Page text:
Nishabd Hindi Movie
Nishabd means wordless. But the film gets as verbose as possible. In fact it's difficult to believe that Nishabd is directed by Ram Gopal Varma. The filmmaker known for his hard-hitting realistic antics, ventures into Bhansali's sublime romantic territory with his not so conventional pairing.
He is 60. She is 18. Reminds of the Zandu Kesari Jeevan advertisement. 60 saal ke budhe ya saath saal ke jawan. Ok, sad jokes apart (the film has plenty of them in the initial reels) it's a love story between the two and how his family reacts to it. That sums up for the synopsis of the entire film. Ramu goes much beyond the screenplay and interprets each of the scenes with a lot of passion. And passion here doesn't imply some sizzling chemistry between Bachchan and Jiah Khan, but Ramu's obsession with the art.
In fact Ramu who usually uses a lot of brains in his films, puts in a lot of heart this time. Nishabd makes it apparent that Ramu hasn't made this film with any pre-defined box office considerations but just out of his desire to narrate a story through his fervent vision. A vision that might not be approved or acknowledged by many! But then Varma doesn't show any regards for a particular target audience in this film. The last time he did this was for Naach, a film he confesses he made for himself. In fact in one of the dialogues of Nishabd, Bachchan says, "Whether its photography or poetry – we should only be concerned with those who understand us". Perhaps RGV was trying to convey his mind through that dialogue of being concerned with only those who can apprehend his vision.
In fact Nishabd is an amalgamation of photography and poetry. Amitabh clicks pictures. Jiah writes poems. Ram Gopal Varma does both. He captures each moment of the film in a lyrical manner. It's not about 'what' will happen next in the film. That is predictable. But 'how' will it happen isn't obvious. Each scene is beautifully shot by the gyrating camera and slickly cut in the RGV School of editing. Add to it a riveting background score that elevates the experience. The director exploits silent moments to the optimum using the piercing intensity of the eyes of the characters.
Of course the pace is justifiably slow but with just six characters in the film and the entire setting not moving beyond the tea field estate, the visuals tends to get monotonous and repetitive after a point of time. And expectedly, like any other Ram Gopal Varma film that starts on a promising note but falters due to a weak climax, Nishabd too makes a capable start but ends up even before a climax. In fact the film essentially lacks a climax. The ending is simply unanticipated.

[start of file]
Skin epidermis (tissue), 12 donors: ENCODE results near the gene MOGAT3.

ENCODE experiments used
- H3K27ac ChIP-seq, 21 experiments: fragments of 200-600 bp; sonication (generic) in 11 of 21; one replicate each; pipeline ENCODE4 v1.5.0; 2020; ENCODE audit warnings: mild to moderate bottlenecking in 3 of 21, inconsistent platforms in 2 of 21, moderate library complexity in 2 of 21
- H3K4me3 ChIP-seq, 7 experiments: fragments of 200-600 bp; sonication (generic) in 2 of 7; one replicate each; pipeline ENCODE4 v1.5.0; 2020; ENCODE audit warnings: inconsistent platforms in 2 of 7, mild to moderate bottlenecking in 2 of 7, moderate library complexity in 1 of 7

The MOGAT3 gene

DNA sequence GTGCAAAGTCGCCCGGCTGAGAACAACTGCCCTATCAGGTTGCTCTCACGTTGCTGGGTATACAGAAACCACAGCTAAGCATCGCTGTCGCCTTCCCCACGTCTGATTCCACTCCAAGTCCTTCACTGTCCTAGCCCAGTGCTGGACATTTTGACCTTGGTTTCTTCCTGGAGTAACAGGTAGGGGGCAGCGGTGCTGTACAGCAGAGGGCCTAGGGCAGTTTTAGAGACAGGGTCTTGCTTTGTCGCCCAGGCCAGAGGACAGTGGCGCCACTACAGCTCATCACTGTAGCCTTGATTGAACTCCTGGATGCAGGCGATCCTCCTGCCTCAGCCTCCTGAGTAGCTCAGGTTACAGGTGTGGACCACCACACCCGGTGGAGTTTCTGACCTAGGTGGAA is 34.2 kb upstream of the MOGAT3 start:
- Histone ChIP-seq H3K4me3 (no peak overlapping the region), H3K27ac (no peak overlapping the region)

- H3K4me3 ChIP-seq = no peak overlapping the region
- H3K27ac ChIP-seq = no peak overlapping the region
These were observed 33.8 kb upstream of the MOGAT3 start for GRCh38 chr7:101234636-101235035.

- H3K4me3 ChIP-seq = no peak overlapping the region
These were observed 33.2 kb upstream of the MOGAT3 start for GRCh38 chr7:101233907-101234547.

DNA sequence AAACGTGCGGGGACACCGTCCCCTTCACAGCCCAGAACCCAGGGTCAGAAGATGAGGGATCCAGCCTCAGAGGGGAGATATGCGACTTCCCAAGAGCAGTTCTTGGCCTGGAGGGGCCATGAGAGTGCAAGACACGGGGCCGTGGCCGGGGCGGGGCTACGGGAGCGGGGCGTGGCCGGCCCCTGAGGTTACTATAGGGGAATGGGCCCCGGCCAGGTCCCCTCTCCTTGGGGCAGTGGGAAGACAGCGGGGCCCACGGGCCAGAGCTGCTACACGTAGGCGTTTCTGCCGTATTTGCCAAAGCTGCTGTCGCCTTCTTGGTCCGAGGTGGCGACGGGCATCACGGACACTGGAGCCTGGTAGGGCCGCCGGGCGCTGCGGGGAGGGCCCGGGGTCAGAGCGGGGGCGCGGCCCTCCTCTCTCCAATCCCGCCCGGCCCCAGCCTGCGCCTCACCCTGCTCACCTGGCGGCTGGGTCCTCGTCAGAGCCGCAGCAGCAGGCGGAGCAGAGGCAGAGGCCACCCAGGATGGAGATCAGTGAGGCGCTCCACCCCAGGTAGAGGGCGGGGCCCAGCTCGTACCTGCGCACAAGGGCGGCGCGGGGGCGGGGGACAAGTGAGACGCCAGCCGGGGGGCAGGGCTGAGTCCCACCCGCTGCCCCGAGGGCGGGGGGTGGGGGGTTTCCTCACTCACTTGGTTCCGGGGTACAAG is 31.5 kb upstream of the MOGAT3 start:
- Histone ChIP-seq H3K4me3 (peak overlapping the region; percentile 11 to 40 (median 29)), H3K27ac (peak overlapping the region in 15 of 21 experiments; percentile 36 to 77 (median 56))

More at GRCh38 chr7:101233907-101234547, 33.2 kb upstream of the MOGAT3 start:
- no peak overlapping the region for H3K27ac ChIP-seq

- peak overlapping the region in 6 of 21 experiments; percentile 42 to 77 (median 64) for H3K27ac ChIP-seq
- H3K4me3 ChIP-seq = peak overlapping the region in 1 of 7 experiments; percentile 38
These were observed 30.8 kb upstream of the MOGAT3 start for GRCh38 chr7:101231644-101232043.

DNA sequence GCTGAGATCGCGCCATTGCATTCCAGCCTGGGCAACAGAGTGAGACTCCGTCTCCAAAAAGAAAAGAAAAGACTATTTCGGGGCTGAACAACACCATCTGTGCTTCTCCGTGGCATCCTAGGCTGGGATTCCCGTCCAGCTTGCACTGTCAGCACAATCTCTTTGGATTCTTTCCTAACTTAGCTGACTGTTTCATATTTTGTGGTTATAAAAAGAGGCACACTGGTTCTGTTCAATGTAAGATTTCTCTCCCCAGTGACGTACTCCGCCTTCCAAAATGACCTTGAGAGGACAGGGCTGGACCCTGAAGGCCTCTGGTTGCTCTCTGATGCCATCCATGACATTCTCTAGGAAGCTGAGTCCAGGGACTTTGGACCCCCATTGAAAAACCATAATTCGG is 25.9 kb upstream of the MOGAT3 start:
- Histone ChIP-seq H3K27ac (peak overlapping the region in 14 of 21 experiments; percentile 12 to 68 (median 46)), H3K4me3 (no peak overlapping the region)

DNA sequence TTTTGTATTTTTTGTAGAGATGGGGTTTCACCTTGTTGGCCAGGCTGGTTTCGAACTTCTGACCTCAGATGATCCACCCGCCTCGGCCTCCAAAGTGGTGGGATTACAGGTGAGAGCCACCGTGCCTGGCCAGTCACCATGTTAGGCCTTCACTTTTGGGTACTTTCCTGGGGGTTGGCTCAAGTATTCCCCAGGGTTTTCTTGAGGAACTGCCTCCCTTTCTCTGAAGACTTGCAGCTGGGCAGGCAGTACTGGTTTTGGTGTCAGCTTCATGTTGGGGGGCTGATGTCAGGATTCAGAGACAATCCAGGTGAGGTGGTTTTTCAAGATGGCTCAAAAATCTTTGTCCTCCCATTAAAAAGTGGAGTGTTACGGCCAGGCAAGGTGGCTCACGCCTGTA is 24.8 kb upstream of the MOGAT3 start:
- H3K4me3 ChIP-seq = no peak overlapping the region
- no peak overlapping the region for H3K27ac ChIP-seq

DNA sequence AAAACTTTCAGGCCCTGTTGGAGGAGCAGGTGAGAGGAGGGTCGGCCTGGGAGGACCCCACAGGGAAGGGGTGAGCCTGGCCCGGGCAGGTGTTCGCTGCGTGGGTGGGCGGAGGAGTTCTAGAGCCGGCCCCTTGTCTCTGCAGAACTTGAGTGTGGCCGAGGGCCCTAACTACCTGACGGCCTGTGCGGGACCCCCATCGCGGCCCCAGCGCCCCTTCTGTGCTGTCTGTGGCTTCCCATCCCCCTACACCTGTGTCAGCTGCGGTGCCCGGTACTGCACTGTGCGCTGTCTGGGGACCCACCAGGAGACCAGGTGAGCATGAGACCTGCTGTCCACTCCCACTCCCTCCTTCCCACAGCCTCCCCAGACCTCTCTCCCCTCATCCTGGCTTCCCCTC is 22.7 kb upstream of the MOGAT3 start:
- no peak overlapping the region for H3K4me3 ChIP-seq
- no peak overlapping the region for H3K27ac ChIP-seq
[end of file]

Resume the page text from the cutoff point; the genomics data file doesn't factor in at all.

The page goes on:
In the last line of the film Bachchan exclaims, "Aisa nahi ke main marne se darr gaya, parr socha ke uske yaadon ke saath kuch din aur jee lu" (Not that I am scared of dying, but then I thought I could live a little more with her memories). Same applies to the film. While on one hand it gets predictable and makes you lose interest, on the other hand you want to stay back just to get a little more of Amitabh Bachchan, can't get enough of him.
Nishabd is a film where the script demands characters. You can't get a sexy sexagenarian than Bachchan with whom a teenager can convincingly fall in love. The scene wherein he sings Jiah Jale Jaan Jale and another one where he cannot control his laughter even in mid-night are so unconventional yet so slice-of-life scenes. A case of fine writing and finer acting! In fact Bachchan raise much above the script to add life to his character of Vijay. We have known him as the angry young Vijay but here he is the sexy old one.
And all those who are of the opinion that Jiah will only add to the glamour quotient of the film; well she knows the grammar of performing as well. She is not just a seductress but a promising actress as well. The debutante girl commands a towering screen presence even in front of Amitabh Bachchan and exudes some<